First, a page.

Yōkai, roughly translated to ‘spirits’ or ‘demons’ in Japanese, has appeared in Japanese horror legends and folklore since historical times. In a time in Japan when the surreal began to overtake realistic stories, mythical creatures unique to Japan were born, with some of the strangest setups you could think of (one including magical balls coming out of anuses!). Many of these Japanese folklores live on today in more adaptable versions of themselves. Some of these Japanese stories have turned into cute versions of their horrendous original forms, and many can be seen as promotional characters in the media.
Back in a period where classical Japanese literature based on naturalism and realistic stories were growing in popularity, Japanese horror flourished as a contrast to the traditional view of literature.
While the trend was for Japanese stories to be set in the present day and have some sort of moral value hidden within the story, a movement was started in Japan by authors who wrote about the supernatural world. Horror stories were born from this movement as authors began to write about pre-modern and modern-day periods and focused on rich, deep descriptions instead of a meaningful plot.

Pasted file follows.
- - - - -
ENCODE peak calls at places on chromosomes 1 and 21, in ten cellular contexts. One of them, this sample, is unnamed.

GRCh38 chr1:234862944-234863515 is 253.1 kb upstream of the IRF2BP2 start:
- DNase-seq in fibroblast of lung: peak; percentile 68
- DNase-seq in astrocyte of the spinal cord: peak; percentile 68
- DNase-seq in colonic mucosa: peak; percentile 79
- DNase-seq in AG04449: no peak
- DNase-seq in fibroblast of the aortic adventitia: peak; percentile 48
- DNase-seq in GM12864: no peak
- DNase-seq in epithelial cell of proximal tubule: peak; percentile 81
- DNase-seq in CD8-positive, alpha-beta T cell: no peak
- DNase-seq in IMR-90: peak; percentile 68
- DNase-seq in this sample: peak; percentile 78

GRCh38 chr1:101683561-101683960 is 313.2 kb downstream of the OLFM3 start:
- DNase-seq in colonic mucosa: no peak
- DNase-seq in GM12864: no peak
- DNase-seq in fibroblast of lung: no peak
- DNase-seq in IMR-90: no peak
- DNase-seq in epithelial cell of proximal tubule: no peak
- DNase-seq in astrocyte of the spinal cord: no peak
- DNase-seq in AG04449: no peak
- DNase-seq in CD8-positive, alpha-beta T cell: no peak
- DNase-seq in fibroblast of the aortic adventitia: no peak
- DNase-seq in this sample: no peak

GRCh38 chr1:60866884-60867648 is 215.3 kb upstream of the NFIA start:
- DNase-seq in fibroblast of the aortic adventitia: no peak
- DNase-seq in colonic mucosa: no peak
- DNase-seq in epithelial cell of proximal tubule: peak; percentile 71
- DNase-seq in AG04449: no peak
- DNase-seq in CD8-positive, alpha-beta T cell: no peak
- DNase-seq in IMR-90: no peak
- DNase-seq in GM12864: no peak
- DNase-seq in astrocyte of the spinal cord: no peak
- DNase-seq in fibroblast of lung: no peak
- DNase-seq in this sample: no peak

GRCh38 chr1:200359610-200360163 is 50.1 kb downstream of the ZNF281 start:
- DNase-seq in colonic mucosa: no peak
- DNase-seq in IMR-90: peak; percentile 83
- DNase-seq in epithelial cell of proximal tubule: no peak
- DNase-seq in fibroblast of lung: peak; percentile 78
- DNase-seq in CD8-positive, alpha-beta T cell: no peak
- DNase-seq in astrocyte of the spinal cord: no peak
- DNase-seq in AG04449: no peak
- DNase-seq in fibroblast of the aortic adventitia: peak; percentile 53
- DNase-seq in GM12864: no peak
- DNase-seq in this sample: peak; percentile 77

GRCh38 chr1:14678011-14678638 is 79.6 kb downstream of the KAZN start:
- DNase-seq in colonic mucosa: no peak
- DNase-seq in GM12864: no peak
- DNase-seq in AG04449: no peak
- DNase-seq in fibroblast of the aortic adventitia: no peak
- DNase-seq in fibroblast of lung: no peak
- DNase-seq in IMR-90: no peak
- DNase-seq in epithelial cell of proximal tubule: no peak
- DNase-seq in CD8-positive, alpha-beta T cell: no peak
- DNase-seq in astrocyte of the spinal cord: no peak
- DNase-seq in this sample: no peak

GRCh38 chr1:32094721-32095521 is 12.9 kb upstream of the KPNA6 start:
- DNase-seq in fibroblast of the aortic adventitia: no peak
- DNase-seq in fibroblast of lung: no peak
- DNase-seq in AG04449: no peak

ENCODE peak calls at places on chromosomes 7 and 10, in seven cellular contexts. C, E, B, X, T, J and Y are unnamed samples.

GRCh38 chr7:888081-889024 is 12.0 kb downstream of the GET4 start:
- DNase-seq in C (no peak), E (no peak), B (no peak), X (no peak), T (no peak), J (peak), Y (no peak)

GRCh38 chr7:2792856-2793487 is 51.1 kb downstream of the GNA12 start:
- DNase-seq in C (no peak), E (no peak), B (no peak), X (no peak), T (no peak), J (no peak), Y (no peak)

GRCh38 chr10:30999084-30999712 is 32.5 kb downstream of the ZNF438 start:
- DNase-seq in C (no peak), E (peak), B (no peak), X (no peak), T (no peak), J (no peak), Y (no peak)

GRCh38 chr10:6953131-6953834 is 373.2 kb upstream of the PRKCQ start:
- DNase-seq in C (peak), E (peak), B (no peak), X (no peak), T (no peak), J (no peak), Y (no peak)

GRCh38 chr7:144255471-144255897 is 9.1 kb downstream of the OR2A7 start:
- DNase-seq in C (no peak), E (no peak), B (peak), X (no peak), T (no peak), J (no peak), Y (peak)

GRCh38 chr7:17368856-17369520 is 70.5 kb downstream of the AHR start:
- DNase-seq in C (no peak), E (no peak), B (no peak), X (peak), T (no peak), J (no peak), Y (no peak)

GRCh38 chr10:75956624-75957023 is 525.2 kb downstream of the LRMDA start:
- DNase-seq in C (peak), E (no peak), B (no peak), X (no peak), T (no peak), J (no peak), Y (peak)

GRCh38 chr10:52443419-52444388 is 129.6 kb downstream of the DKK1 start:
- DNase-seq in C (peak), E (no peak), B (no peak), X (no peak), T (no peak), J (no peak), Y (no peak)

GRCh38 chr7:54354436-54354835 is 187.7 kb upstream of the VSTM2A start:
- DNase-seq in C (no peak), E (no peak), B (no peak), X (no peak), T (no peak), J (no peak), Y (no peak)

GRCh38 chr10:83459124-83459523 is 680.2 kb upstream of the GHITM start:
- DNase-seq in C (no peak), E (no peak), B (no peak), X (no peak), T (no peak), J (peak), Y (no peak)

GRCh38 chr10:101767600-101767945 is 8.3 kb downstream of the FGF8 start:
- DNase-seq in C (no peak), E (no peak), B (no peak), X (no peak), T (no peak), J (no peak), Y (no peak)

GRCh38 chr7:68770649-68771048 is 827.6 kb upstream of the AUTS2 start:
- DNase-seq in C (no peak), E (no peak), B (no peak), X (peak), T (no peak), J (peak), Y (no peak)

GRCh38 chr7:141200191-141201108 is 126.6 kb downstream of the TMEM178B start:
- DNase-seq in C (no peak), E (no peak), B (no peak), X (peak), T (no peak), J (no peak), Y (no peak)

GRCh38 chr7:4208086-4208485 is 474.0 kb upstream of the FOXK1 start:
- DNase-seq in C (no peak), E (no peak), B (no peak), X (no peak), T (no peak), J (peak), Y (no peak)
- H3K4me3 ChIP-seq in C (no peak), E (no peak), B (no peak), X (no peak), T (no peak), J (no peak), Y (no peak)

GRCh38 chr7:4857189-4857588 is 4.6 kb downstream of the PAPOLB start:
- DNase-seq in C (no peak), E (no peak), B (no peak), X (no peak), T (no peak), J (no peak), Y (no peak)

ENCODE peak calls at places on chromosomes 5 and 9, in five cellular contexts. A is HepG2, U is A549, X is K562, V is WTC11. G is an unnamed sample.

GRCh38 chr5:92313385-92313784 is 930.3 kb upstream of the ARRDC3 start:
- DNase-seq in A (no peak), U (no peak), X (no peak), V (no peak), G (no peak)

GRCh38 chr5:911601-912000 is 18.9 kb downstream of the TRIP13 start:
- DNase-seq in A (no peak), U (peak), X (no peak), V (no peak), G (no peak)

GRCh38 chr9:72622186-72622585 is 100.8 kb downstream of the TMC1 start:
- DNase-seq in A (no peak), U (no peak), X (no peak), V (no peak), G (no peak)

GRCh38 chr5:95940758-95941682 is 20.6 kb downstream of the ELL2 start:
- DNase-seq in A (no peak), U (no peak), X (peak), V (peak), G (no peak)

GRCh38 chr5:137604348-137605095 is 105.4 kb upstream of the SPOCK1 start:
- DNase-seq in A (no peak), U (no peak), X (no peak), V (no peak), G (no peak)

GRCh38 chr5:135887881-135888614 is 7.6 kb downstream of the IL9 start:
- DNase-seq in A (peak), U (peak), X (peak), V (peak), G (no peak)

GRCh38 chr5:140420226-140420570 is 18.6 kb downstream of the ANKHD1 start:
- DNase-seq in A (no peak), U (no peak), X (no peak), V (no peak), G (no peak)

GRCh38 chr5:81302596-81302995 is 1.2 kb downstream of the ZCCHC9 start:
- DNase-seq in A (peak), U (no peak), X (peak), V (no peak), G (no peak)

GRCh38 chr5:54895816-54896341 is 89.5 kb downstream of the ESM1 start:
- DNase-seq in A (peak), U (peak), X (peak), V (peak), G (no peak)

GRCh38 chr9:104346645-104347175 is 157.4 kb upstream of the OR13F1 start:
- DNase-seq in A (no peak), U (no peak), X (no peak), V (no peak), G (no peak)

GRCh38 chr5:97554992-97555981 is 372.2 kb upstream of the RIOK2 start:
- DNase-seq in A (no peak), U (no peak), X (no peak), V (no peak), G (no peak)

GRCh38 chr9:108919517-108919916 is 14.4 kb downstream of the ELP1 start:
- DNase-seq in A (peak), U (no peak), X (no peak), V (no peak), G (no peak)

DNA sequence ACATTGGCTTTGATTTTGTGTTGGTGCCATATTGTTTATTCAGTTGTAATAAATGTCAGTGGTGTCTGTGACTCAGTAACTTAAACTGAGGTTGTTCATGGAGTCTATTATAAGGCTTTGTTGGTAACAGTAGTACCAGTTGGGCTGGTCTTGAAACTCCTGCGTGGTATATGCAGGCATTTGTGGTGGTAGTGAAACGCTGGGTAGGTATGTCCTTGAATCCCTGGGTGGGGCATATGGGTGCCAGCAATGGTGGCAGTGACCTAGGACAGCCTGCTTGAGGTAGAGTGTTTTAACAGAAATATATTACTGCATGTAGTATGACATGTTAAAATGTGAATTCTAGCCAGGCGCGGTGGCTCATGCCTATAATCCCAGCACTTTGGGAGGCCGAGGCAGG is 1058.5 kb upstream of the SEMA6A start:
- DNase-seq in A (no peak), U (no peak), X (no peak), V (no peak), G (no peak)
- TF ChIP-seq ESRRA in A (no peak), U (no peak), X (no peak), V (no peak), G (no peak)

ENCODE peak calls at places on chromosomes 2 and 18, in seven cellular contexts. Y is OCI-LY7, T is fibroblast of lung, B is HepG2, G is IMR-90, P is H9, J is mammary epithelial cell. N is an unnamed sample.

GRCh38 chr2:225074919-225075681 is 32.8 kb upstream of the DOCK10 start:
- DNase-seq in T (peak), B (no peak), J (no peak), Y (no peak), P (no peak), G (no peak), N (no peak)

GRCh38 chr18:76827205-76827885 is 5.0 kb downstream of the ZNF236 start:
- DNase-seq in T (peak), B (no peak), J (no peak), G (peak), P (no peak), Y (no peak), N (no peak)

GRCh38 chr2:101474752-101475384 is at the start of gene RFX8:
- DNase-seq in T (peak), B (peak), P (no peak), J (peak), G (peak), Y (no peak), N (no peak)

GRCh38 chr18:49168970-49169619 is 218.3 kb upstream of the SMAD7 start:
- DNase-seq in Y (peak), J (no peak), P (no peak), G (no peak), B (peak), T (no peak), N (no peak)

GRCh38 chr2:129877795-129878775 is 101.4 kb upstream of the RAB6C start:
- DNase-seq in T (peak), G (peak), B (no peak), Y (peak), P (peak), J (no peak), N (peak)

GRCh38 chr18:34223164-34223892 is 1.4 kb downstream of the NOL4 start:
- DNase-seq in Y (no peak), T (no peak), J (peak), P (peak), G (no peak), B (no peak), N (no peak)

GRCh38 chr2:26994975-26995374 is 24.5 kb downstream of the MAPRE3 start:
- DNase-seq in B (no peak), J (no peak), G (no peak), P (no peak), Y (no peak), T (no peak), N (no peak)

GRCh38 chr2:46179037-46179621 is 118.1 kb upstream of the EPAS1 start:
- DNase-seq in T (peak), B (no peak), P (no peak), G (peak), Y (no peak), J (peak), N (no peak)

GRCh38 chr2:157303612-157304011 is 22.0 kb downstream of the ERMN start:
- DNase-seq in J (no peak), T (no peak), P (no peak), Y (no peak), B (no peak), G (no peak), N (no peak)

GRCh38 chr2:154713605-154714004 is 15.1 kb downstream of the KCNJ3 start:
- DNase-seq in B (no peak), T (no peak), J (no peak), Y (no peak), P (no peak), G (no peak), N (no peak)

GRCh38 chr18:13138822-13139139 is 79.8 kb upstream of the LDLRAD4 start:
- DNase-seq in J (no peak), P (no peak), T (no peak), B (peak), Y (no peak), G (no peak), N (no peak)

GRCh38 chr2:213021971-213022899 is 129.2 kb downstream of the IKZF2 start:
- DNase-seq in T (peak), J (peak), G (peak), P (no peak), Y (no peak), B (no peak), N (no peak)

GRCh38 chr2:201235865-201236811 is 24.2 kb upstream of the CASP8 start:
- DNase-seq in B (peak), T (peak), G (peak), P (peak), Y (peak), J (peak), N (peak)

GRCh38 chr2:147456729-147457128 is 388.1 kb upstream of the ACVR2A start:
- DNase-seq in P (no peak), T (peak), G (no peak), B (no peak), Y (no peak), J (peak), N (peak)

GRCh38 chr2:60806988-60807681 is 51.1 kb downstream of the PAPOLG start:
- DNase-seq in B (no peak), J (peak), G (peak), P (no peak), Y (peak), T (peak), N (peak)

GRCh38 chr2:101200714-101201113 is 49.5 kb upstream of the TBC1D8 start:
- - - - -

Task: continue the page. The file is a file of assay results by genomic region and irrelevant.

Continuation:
The overly descriptive settings created a mood for horror, and many of these classical stories have gone on to become well-known pieces within Japanese horror.
From these stories are three horror legends that are still prominent in Japanese society, in forms that you may not have recognised.
Japanese horror legends
The yamanba (roughly translated into “mountain hag”) is a heavily erotic depiction of the female body. Though her original form is an old, demonic woman that looks like the spawn of a demon and witch, she has the power to transform herself into a beautiful young woman to lure in men to eat them.